Hernandez; I put forward an effort to name a park after him because if you mention his name, nobody will acknowledge him. You can go out here to all the leaders here in Odessa and nobody is going to acknowledge him. You may get some say, “Oh, yeah. I knew him.” But that is all you are going to get. Nobody is going to give him any credit for anything. I tried to name that park after him and I almost had it done. But then I had a local attorney go up against him, and there was another lady talking some stuff about him. I think the Hispanic leaders kind of followed them and decided that – they did not say no, but they did not say yes either. Everybody had agreed already, then decided they are not going to do it. Because Raul was not from Odessa. But, he does not deserve that. Raul never did anything for himself he did it for all of us. Whatever he did he did for the better of his people. He just wanted us to be treated equally and have the same rights as everybody else. Pero, just so many things- so many things that he did here while he was here in Odessa. There was a lot of other things I did not know about. You know what, there was a – a superintendent of the schools? He was Hispanic- I cannot remember his name but he is not here anymore. I had seen that we had a Hispanic superintendent. I was like “Wow, Man! Look how far we have come,” If you know the history of Odessa that is really remarkable, you know. So I went to his office one time. He asked me in and I sat down. It was a big office, nice certificates and all kinds of diplomas and things. We got to talking. I asked him,” Did you ever meet Raul Guerrero?” His eyes opened up and he said, “Did I ever meet Raul? Let me tell you the story.” He sarted telling me the story about how he met Raul. Raul took him to this south ranchito to this house. “He took me to this house to meet some people and that was in my early days here in Odessa. We went into this house and it was like being in a ranch or something it had all kinds of statues and Mexican type decorations.” “We went into this hall,” he said, “ and there were pictures of Poncho Villa, and Zapata, serapes, and all kinds of things. When we went into the back there were three Brown Berets standing there with their hands like this. I walked in and I did not know what I was walking into.” He was telling me this story and that is how he met Raul. Then he told me that they went to knock on doors. He remembered knocking on a door and an old lady came out and the lady was like, “No, No, no I do not want to vote-no voto yo! Get out of here! Vaya ese!” And Raul is like, “SENORA! Usted tiene que votar! You have to vote!” (Cannot understand 4:11) She was like “No.No. No. no eso” He was trying to convince her and she would not do it. He finally said, “Bueno senora, andal,e para su hijos!” “When something happens to you, your sones, or one of your family do not come looking for me!” And I guess she got convinced that she had to vote. But he all kinds of ways of doing things. He was not a bad guy, but he would speak out. He was telling me that story, and I thought “wow who would of thought this guy met Raul Guerrero.” That guy was everywhere. Zapata: Do you remember the superintendent’s name? Hernandez: I do not remember his name. All of the sudden my mind does not work like it used to. I use to be very sharp- I could remember names and dates. Now, I cannot remember. Too many years. Too many years in the body shop.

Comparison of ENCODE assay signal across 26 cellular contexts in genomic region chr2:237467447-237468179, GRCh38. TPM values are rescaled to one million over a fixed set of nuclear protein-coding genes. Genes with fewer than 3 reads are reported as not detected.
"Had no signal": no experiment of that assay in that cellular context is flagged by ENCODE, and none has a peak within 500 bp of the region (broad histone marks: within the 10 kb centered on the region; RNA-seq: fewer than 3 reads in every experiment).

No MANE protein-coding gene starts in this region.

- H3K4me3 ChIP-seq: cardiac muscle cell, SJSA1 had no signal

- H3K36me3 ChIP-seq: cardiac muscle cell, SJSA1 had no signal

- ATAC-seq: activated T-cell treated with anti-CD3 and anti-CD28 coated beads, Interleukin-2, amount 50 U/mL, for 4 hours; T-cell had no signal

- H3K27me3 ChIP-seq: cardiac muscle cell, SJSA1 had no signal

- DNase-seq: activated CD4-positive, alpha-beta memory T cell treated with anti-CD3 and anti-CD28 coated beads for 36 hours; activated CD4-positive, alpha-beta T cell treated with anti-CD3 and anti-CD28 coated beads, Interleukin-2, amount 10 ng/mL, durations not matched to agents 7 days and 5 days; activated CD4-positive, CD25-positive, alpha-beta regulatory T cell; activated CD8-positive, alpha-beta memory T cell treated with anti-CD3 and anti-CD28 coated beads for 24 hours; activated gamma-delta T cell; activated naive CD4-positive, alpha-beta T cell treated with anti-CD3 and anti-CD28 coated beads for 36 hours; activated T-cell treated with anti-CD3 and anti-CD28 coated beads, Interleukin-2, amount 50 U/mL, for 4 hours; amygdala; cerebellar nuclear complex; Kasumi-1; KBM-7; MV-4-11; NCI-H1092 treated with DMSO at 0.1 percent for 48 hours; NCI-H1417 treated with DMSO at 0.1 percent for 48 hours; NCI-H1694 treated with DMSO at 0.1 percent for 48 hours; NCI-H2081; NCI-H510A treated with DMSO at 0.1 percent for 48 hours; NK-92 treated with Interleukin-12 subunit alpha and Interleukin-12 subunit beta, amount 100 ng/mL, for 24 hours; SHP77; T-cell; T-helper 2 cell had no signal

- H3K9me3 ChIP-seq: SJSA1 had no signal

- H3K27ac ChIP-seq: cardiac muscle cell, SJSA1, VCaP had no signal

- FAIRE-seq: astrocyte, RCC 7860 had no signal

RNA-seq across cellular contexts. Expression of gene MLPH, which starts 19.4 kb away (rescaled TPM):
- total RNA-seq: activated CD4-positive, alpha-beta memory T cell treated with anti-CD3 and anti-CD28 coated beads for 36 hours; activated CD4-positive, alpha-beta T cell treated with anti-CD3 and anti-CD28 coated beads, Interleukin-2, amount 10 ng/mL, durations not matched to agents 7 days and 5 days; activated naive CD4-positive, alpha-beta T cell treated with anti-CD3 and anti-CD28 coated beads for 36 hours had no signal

|Interview||Interview with Nick Hernandez|
|Subjects||Citizenship › Voting and Voter Registration|
|Recreation and Leisure|
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|Interview source||CRBB Summer 2016|
|Citation||"Legacy of Raul Guerrero," from Nick Hernandez oral history interview with , July 08, 2016, Odessa, TX, Civil Rights in Black and Brown Interview Database, https://crbb.tcu.edu/clips/2999/legacy-of-raul-guerrero, accessed September 23, 2020|